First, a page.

International Women's Rights Day is a time to reflect on the progress made towards gender equality and the challenges that still need to be addressed. The data privacy domain is no exception; much work must be done there too. In fact, women’s data privacy is often compromised, and women are statistically more likely to be targeted in cybercriminal activities than men.  

One specific topic of gender inequality in terms of data privacy breaches, is women's reproductive health data. A study published in the Journal of the American Medical Association found that many health apps and websites that collect data on reproductive health, such as menstrual cycle tracking apps, share user data with third-party companies without the user's knowledge. This can lead to women's private health information being exposed without their consent. 

If health data is not properly protected, it could be accessed by unauthorised parties or used for malicious purposes. For instance, hackers could gain access to electronic health records and use the sensitive information contained within them for identity theft or financial fraud. This means that hackers can use a patient's medical insurance information to receive medical services or purchase prescription drugs for example. Alternatively, health data could be used by insurers to discriminate against women based on their health status or pre-existing conditions, leading to denied job opportunities, or higher insurance premiums. Additionally, personal health information that is shared on social media or other online platforms could be used to exploit or target women as well as men for marketing purposes or other nefarious activities.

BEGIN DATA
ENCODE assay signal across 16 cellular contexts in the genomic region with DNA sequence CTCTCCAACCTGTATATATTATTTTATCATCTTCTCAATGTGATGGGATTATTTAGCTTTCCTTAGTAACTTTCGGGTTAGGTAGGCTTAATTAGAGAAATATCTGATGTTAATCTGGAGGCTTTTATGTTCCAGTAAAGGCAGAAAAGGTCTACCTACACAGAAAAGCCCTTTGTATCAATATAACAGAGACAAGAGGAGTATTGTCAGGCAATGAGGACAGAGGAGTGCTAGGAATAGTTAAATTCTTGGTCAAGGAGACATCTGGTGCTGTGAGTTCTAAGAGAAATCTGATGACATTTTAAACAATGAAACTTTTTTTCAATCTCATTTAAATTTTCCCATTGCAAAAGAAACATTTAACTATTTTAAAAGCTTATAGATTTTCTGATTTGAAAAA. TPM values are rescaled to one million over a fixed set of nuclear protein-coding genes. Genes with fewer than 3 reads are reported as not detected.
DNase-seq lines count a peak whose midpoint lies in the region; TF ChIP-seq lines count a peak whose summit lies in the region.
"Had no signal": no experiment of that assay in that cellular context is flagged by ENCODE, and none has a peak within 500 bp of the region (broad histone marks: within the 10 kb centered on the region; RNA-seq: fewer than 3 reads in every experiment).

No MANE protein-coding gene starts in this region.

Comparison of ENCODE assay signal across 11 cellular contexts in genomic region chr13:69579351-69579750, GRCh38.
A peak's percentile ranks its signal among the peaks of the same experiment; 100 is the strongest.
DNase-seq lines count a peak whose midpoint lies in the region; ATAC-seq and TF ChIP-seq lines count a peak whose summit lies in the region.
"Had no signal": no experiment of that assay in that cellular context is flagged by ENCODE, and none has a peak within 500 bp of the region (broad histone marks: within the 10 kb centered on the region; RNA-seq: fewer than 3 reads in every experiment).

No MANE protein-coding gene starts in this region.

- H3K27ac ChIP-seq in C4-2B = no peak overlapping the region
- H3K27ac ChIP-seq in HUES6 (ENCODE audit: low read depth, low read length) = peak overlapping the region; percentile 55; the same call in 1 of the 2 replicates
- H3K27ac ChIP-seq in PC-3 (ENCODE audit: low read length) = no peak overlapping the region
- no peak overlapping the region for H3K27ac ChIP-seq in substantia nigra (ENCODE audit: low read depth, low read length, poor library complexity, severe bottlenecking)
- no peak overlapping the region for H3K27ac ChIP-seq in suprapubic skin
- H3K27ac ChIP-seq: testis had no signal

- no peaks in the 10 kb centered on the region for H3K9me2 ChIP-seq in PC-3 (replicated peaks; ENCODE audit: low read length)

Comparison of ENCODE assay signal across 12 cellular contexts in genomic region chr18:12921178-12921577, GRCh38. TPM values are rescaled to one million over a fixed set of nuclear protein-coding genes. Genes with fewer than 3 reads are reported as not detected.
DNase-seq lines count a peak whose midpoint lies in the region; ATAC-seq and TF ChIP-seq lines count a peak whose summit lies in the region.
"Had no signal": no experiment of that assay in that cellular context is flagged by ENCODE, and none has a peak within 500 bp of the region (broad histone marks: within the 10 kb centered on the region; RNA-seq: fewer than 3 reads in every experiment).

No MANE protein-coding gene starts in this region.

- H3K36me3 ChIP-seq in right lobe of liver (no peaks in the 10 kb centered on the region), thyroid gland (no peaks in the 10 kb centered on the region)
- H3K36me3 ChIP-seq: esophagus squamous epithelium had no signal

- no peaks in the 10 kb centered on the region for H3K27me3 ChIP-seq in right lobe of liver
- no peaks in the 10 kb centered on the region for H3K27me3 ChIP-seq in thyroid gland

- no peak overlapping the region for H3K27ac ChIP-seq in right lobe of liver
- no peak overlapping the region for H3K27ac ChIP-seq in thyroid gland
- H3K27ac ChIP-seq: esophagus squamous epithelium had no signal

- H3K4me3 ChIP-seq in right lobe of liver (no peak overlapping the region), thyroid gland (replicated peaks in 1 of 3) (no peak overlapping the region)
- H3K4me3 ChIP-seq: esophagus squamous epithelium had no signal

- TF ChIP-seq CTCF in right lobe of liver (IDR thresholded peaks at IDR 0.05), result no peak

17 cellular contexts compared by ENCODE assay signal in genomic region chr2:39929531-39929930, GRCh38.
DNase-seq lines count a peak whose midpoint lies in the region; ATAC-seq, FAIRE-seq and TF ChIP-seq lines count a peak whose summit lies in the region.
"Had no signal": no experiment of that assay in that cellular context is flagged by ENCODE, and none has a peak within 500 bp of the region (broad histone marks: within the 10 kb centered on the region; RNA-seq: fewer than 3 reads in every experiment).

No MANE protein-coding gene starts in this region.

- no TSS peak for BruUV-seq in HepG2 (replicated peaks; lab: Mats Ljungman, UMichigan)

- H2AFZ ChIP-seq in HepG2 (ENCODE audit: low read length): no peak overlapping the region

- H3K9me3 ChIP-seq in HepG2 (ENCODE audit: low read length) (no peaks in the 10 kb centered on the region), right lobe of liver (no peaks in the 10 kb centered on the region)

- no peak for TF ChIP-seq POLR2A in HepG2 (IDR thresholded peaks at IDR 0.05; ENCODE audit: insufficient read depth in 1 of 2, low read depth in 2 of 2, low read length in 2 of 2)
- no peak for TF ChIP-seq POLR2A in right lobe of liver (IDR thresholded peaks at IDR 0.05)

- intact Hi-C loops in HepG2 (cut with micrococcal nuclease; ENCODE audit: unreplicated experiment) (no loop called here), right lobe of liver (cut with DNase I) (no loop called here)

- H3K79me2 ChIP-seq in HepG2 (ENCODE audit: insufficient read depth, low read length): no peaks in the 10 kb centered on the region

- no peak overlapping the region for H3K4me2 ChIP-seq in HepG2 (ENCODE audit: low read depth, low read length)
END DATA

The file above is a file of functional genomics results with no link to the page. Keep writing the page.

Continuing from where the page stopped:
In recent years, women have become increasingly concerned about their privacy. In the USA, it is especially the case due to abortion tracking. Abortion is a controversial and deeply personal issue that has been the subject of intense political debate in the United States as well as in other developed countries for decades. Despite the US Supreme Court affirming a woman's right to choose an abortion, the issue remains highly politicised and divisive. 

Specific cases arose of location data firms selling access to caches of data; this included heat maps on their website that revealed where people visiting Planned Parenthood abortion clinics lived. Due to the automatic activation of their GPS functionality, our devices are able to track our movements, thereby creating heat maps such as these ones.  

The main question here is: Is it ethical or even legal to track women’s activity from their electronic devices, without their consent, to know if they would be likely to abort?  

In general, it is important to protect individuals' privacy rights and ensure that they have access to safe and legal reproductive health services, including abortion. Tracking individuals' health data without their consent - for any reason - is a violation of their privacy and could have serious legal and ethical implications. It is crucial that proper measures are put in place to safeguard women's health data and ensure that it is only accessible to authorised parties for legitimate purposes. 

In the meantime, women as well as men can take back control of their privacy by choosing not to be tracked, hacked or listened to, by using FERRONATO bags and accessories. Privacy is a fundamental right, and at FERRONATO we aim to protect it.

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